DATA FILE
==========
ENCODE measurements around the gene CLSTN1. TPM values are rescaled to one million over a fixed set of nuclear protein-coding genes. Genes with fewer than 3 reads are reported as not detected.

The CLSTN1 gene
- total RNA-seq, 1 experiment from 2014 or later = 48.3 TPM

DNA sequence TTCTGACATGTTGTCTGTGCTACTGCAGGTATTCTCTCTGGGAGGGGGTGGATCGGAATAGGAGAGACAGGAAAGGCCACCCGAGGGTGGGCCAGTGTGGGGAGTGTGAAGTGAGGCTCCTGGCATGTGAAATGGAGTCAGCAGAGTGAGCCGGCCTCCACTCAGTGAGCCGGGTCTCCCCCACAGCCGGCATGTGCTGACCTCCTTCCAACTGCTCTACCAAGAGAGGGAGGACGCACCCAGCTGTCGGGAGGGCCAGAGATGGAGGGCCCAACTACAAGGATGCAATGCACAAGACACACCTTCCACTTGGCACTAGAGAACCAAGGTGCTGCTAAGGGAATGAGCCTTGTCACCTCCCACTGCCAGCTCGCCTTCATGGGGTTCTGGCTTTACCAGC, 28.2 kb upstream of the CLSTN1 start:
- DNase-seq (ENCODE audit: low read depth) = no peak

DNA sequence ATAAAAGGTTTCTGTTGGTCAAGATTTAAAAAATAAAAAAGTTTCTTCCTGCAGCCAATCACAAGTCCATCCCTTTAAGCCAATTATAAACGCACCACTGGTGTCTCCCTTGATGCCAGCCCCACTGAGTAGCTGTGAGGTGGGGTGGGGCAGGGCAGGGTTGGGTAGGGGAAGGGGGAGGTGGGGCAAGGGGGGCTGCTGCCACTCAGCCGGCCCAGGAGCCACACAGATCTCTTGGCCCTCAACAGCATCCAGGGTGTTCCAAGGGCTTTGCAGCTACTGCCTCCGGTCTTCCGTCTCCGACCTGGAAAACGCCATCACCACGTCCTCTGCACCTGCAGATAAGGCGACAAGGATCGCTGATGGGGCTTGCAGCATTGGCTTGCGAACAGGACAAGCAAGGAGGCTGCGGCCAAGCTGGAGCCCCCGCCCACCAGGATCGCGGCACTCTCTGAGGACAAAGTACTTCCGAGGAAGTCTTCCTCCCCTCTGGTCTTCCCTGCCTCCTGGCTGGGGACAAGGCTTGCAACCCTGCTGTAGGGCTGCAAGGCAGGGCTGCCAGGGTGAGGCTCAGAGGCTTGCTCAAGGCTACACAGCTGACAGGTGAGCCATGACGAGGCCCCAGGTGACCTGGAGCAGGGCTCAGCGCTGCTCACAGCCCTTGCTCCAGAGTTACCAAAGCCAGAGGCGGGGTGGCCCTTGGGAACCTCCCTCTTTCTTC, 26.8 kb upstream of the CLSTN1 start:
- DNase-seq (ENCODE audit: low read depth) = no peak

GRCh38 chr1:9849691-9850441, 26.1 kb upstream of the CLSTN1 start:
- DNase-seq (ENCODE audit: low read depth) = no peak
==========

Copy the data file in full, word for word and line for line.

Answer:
ENCODE measurements around the gene CLSTN1. TPM values are rescaled to one million over a fixed set of nuclear protein-coding genes. Genes with fewer than 3 reads are reported as not detected.

The CLSTN1 gene
- total RNA-seq, 1 experiment from 2014 or later = 48.3 TPM

DNA sequence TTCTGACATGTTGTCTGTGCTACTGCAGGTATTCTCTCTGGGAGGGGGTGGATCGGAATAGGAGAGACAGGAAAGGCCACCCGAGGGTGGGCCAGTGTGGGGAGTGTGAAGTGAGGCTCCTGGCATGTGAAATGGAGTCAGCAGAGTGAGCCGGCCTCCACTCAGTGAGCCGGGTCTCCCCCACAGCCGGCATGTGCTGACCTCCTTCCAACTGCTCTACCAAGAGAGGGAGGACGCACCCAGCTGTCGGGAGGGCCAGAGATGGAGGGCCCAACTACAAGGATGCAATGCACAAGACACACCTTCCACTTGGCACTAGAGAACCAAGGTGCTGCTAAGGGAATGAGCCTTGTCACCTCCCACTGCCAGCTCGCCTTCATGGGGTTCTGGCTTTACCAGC, 28.2 kb upstream of the CLSTN1 start:
- DNase-seq (ENCODE audit: low read depth) = no peak

DNA sequence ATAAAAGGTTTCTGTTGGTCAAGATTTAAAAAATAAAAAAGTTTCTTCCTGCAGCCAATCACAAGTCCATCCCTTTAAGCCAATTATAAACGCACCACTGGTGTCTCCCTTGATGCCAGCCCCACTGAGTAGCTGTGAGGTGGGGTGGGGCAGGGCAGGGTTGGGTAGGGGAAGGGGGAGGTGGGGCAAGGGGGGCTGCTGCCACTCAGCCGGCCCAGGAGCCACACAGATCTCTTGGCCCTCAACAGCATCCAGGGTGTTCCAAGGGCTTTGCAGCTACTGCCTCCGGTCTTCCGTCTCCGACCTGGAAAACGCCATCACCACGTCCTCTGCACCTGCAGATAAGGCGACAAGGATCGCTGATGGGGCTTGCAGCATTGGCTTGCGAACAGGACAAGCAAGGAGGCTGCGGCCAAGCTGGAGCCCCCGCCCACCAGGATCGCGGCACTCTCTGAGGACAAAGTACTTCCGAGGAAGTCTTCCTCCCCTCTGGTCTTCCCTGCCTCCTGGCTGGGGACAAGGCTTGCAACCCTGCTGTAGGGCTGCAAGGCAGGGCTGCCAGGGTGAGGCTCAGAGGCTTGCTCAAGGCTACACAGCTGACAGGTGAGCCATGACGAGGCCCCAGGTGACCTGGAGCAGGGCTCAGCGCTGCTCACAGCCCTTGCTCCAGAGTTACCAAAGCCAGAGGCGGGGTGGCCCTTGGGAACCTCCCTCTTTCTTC, 26.8 kb upstream of the CLSTN1 start:
- DNase-seq (ENCODE audit: low read depth) = no peak

GRCh38 chr1:9849691-9850441, 26.1 kb upstream of the CLSTN1 start:
- DNase-seq (ENCODE audit: low read depth) = no peak